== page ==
Here's why protests at Minnesota Timberwolves games are tied to an Iowa chicken farm, bird flu

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Protests over the mass destruction of chickens on an Iowa farm have repeatedly disrupted Minnesota Timberwolves post-season games.

The latest interruption of play came during Saturday's Game 4 NBA playoff with the Memphis Grizzles at Minnesota's Target Center. With 10:44 left in the third quarter, a spectator seated in the second row behind the Timberwolves' bench abruptly ran onto the court in the middle of a play. Security tackled her and dragged her off.

Direct Action Everywhere, an animal rights activist organization responsible for two previous fan protests at Timberwolves games, identified the protestor as Sasha Zemmel. She was wearing a "fake ref uniform (that) had 5.3 displayed on the back," according to USA TODAY Sports Network’s Damichael Cole, who said the number was a reference to the 5.3 million chickens killed after a bird flu outbreak at a farm owned by Rembrandt Enterprises.

An animal cruelty activist is taken away in handcuffs after she attempted to protest during the Minnesota Timberwolves and Memphis Grizzlies Game 4 of an NBA basketball first-round playoff series April 23 in Minneapolis.
An animal cruelty activist is taken away in handcuffs after she attempted to protest during the Minnesota Timberwolves and Memphis Grizzlies Game 4 of an NBA basketball first-round playoff series April 23 in Minneapolis.

Why are animal rights protesters at a Minnesota Timberwolves game?

Glen Taylor, longtime majority owner of the Timberwolves, is listed in Iowa secretary of state filings as a director of Rembrandt, based in Buena Vista County. The destruction of the millions of laying hens at the egg-producing facility came on March 17.

More: Bird flu reappears in Iowa after two-week-plus hiatus

What happens to the birds when a bird flu outbreak happens?

When outbreaks occur, state agriculture departments work with the U.S. Department of Agriculture and the producer to ensure the quick destruction of the entire flock and quarantine the surrounding area to prevent the spread of the virus.

The methods used to destroy the flocks, developed by the American Veterinary Medical Association, include smothering the birds with firefighting foam and piping carbon dioxide into barns to suffocate the birds. When there are too many to destroy with those methods, producers use a third veterinary association-approved method, ventilation shutdown.

In that scenario, farmers stop airflow into barns, which raises temperatures to levels at which the animals die. The USDA and the veterinary association recommend that farmers further elevate heat and carbon dioxide levels in barns to speed up the process and limit the animals' suffering.

The association acknowledges its techniques “may not guarantee that the deaths the animals face are painless and distress free.”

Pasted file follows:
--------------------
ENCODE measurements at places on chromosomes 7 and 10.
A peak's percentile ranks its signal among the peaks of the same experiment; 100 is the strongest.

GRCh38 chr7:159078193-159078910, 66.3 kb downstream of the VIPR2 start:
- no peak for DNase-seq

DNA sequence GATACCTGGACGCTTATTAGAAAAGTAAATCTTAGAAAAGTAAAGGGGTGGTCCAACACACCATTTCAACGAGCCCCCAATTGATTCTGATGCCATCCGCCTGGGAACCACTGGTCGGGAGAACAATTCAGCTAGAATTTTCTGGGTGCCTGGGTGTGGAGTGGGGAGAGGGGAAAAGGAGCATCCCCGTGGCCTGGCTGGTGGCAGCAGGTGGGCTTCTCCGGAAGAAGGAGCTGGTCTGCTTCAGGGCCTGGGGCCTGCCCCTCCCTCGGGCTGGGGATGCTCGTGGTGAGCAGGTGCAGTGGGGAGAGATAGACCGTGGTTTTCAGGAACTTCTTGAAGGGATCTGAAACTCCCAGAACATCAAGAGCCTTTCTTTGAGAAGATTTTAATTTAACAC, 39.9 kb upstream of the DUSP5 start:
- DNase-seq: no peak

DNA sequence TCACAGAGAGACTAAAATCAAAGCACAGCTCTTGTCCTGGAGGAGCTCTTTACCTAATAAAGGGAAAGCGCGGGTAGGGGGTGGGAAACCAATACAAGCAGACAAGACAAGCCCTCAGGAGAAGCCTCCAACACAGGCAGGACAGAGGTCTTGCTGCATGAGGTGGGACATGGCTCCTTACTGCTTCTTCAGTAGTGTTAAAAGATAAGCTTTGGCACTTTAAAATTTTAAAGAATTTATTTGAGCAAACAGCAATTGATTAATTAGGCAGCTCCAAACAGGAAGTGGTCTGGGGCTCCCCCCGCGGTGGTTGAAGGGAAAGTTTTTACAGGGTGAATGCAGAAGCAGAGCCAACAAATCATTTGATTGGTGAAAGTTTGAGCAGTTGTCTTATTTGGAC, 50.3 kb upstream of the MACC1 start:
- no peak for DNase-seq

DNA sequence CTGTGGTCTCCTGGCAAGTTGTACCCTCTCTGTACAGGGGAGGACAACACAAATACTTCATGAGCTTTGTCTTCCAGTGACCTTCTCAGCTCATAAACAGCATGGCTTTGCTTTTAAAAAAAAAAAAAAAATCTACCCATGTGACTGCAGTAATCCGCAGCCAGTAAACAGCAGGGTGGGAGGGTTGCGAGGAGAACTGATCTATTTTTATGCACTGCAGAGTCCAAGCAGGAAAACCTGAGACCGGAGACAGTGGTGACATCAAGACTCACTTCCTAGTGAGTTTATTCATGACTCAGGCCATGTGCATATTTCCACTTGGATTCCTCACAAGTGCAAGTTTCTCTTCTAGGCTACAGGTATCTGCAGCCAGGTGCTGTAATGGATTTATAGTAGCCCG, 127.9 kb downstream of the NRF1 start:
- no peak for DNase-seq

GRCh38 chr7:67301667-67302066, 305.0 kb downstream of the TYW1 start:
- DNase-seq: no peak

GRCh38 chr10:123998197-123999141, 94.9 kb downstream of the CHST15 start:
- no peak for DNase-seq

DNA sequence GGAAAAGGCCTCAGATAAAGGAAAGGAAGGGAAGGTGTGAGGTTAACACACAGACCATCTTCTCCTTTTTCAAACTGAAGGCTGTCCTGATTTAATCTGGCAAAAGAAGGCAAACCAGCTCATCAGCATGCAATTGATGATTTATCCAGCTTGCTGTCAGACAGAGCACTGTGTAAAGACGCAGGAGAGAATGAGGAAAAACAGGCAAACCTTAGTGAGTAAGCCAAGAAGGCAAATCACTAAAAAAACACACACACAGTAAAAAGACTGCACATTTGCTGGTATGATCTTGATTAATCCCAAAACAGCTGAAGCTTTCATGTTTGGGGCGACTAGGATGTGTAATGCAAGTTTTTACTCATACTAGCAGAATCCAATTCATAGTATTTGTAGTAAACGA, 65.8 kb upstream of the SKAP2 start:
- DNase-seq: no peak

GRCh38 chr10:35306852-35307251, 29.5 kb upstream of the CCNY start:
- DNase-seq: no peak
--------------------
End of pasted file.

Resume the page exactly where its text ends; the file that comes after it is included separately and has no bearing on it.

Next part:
More: Iowa wildlife officials assessing bird flu's impact on eagles, hawks, other wild birds

California-based Direct Action Everywhere maintains the method are cruel, in particular ventilation shutdown, which it says Rembrandt used. It has distributed videos it said showed some stunned, traumatized chicken still alive in barns and at a compost site after the procedure.

What happened at the Minnesota vs. Memphis game Saturday?

The organization has said the stunts at the Timberwolves games are part of "ongoing efforts to get Timberwolves owner Glen Taylor to step down and return factory farm bailout money." On Saturday, the organization confirmed that Zemmel was "dressed as #NBA Ref… while attempting to 'eject' #Timberwolves owner Glen Taylor."

"She attempted to whistle to stop play as she approached Taylor at his courtside seat, to issue a 'technical foul and ejection,' along with a 'fine' against Forbes’ richest billionaire in Minnesota," the group said in a news release.

Another protestor seated next to Zemmel also was removed from the game.

What happened during the other two Timberwolves protests?

It was the third protest by the organization at a Timberwolves game this postseason. During the Timberwolves’ play-in game against the Los Angeles Clippers on April 12, an animal rights protester glued her hand to the hardwood along the baseline and sprawled out before security was able to pry her away.

Animal rights activist Zoe Rosenberg is removed from the court by security after briefly stopping game action with a protest in the first half during Game 1 of a first-round NBA basketball playoff series between the Minnesota Timberwolves and the Memphis Grizzlies April 16 in Memphis, Tennessee.
Animal rights activist Zoe Rosenberg is removed from the court by security after briefly stopping game action with a protest in the first half during Game 1 of a first-round NBA basketball playoff series between the Minnesota Timberwolves and the Memphis Grizzlies April 16 in Memphis, Tennessee.

During the Grizzles and Timberwolves series opener on April 16 at Memphis’ FedExForum, a woman chained herself to the back of the basket and threw fliers onto the court. There was a brief delay as security cut the protestor’s chain and carried her out the arena. According to Cole, "She was pumping her firsts while being carried out by security."

Iowa, the nation's leading producer of eggs and seventh-largest turkey producer, has lost the most birds from commercial and backyard flocks in this year's wave of bird flu. at 13.3 million.

USA Today contributed to this article.

This article originally appeared on Des Moines Register: Minnesota Timberwolves games protested over Iowa chicken destruction